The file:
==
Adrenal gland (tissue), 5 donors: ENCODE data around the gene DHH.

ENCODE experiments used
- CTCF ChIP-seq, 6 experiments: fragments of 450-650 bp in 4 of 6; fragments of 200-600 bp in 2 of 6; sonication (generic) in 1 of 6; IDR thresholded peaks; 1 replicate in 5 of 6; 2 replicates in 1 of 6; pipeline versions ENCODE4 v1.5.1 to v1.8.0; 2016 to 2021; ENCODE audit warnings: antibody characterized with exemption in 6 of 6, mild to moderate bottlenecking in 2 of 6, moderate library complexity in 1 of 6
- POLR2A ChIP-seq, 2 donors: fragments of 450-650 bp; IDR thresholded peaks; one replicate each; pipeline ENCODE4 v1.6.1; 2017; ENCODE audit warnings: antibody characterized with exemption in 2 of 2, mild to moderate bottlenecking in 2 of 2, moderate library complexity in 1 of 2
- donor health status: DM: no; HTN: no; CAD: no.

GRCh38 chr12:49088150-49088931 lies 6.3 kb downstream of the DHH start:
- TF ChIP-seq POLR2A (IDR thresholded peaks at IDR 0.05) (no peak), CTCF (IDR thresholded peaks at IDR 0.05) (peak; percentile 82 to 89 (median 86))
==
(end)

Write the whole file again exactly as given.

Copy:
Adrenal gland (tissue), 5 donors: ENCODE data around the gene DHH.

ENCODE experiments used
- CTCF ChIP-seq, 6 experiments: fragments of 450-650 bp in 4 of 6; fragments of 200-600 bp in 2 of 6; sonication (generic) in 1 of 6; IDR thresholded peaks; 1 replicate in 5 of 6; 2 replicates in 1 of 6; pipeline versions ENCODE4 v1.5.1 to v1.8.0; 2016 to 2021; ENCODE audit warnings: antibody characterized with exemption in 6 of 6, mild to moderate bottlenecking in 2 of 6, moderate library complexity in 1 of 6
- POLR2A ChIP-seq, 2 donors: fragments of 450-650 bp; IDR thresholded peaks; one replicate each; pipeline ENCODE4 v1.6.1; 2017; ENCODE audit warnings: antibody characterized with exemption in 2 of 2, mild to moderate bottlenecking in 2 of 2, moderate library complexity in 1 of 2
- donor health status: DM: no; HTN: no; CAD: no.

GRCh38 chr12:49088150-49088931 lies 6.3 kb downstream of the DHH start:
- TF ChIP-seq POLR2A (IDR thresholded peaks at IDR 0.05) (no peak), CTCF (IDR thresholded peaks at IDR 0.05) (peak; percentile 82 to 89 (median 86))